At the time these notes are being read, the Waqoof-i-Arafat, the central rite of the Hajj, will be over, and the nation will be marking Eid. At the time of writing, however, I won’t have performed it, though I would be going to. I do not, I must admit, have a particularly strong belief in the Almighty, but I do believe that He has given certain orders, and they are to be obeyed. I am thus in this city and have been for a few days but do not claim to know it as well as I know Lahore, though here I am a guest of the Almighty, and there part of the riffraff. I wonder if anyone else has heard of the Lahori who prayed that while both Makkah and Medina were wonderful places, LhorLhorai. Or the Lahori who phoned back home he had caught a fever, and would someone back home please offer a degh at Data Sahib for his recovery. I can imagine Lahoris these days ordering a degh at Data Sahib to ensure a safe return.

One’s entire life had been centred on coming here, for the Haj. This is a once-in-a-lifetime journey, and though there is no personal application, I can see why Makkah being a Haram, or sanctuary, is a great help. I mean, if someone wants to visit punishment upon my head for stealing his buffalo (or camel, I suppose), I don’t want him to do it while I am busy worshipping. In a Haram, revenges are suspended. Not cancelled, mind you. But if a criminal and the person seeking to wreak vengeance on him come across each other during Hajj, they go on with their business, and the Haram (and other pilgrims) remain undisturbed. After all, if a buffalo or camel thief has turned to worship, that must be a good sign, right?

One of the features of Makkah not generally mentioned is that it is hilly. Its being in the desert is mentioned often enough, though it must be added that the idea of deserts being sand dunes is based on the Sahara Desert; actually, there’s a lot of rock and scrub. But the hilliness means that it was a much more nuanced existence than we usually imagine. These are not high, even for hills, but enough to make tunnels needed in the modern city. I hope MianShehbaz doesn’t turn to them when he begins to be bored with underpasses and overhead bridges, especially since Lahore is largely a flat city, apart from some gentle slopes in the Old City or maybe in low-lying areas, where water accumulates during monsoons.

These days, the very international character of the Haj is an issue. Sure, you have people coming from all over the world, but one result has been that the Saudi government, which is a national government, has to supervise the event. The Saudi dynasty is in an awkward position. It has to supervise such a large event even while avoiding its interference with the national goals it has set itself, and one can see why there is a need for a supranational authority. It is no wonder that the Haj was always previously supervised by a Caliph. Indeed, it was one of the attributes of the Caliphate that it should supervise the Haj. That is behind the calls, rather weak (and weaker after a look at the map), that Daesh should take over the Harmain; or that the Saudi King should declare himself Caliph. Perhaps King Khalid’s declaration that he was the KhaidimulHarmain (Servant of the Two Harams) rather than Malik ul-Mulk us-Saudi (King of the Saudi Kingdom) was behind this.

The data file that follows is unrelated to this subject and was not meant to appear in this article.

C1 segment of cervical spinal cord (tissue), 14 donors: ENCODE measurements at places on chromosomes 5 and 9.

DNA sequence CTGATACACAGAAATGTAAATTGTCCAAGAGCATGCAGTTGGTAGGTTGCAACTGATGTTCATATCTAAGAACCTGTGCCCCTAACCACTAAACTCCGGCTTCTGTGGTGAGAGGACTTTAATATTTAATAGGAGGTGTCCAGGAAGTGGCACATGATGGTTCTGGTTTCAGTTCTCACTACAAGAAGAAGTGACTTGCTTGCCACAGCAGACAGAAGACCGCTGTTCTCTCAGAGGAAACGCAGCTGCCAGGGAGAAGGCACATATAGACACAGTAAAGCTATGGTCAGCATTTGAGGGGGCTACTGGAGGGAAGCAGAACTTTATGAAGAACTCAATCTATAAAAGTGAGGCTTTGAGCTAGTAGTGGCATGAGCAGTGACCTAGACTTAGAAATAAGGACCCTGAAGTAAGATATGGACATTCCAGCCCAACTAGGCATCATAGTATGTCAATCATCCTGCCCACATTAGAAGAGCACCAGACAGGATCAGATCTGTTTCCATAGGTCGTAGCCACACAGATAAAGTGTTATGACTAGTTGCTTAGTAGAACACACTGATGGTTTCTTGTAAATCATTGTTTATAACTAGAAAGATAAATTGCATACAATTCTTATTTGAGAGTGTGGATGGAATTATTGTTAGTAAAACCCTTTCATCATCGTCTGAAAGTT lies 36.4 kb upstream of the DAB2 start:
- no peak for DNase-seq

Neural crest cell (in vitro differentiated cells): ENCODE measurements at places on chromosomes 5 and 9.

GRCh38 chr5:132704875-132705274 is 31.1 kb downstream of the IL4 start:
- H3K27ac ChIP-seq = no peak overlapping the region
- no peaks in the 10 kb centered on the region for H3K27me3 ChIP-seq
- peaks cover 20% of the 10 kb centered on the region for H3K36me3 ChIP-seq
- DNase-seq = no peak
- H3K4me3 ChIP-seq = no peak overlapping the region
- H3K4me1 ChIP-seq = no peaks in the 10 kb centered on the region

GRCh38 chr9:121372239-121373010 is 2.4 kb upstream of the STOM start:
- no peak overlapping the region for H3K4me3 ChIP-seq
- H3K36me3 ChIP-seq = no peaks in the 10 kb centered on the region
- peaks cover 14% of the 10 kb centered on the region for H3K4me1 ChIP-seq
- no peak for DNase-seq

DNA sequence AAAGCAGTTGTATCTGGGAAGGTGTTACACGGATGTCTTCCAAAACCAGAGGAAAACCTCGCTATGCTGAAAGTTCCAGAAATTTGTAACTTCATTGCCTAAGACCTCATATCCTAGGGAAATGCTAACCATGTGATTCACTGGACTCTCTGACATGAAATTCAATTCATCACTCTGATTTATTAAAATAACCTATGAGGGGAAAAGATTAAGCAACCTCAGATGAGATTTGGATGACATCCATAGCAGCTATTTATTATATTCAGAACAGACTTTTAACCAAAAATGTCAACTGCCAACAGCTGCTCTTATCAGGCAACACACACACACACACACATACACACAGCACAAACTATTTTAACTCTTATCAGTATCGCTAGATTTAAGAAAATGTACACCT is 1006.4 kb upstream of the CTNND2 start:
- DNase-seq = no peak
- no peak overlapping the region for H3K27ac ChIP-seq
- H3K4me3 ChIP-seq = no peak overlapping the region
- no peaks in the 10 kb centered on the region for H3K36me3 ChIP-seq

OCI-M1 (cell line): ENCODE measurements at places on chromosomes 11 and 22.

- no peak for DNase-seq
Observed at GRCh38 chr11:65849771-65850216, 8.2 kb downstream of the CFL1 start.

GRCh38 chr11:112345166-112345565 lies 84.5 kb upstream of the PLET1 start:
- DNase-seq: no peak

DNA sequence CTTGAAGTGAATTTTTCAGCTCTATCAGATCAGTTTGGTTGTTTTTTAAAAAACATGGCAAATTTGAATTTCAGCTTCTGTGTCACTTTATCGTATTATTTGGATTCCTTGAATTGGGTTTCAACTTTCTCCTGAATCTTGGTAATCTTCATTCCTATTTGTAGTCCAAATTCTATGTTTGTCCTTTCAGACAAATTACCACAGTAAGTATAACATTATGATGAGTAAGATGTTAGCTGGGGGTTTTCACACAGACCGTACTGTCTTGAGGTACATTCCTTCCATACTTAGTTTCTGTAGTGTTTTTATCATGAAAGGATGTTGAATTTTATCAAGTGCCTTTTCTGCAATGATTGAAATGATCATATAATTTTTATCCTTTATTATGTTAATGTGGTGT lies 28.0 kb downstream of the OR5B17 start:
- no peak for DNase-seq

Anyhow, the crux of the matter remains. The Haj is always going to revive new issues, or even make one aware of existing issues. I had gone through a whole misspent life not knowing that there was an issue about whether or not EidulAzha had anything to do with the Haj. Look, I always thought it had. But it seems it doesn’t, but whether or not it does, there is a debate, one which I had never heard of, let alone been affected by it. And it has practical implications: is one supposed to sacrifice at home, or just at Makkah. Does the post-Haj sacrifice cover the Eid?

It comes back to the Caliphate issue I suppose. The Haj is a religious duty, but the Eids are not. They are divinely instituted, and the Holy Prophet (Peace Be Upon Him) gave much detail about their practice. In short, the Eids are national days. Eid-ul-Fitr celebrates the revelation of the Quran, as well as the end of Ramadan; Eid-ul-Azha commemorates the Abrahamic sacrifice. The Haj too is linked to the Abrahamic Sacrifice, but is a separate event and covers more than the Sacrifice, but the whole sojourn of Abraham in Makkah.

The essence of the Hajj is to be in the field of Arafa on a certain day. A sermon is preached, but not hearing it is no big deal. And how are you supposed to spend the day? By praying. So the Almighty calls the believer all that way, only to have him pray to him. And this is a once-in-a-lifetime thing. So if you get it wrong, there is no real comeback, as there is with the recitation of faith (which can be repeated), or prayer, fasting or the poor rate (all of which come around again). If one performs Hajj after the first, it will be supererogatory. I only hope that my Haj has been accepted. And that the prayers I offered for all you readers are also accepted. And I wish you a happy Eid.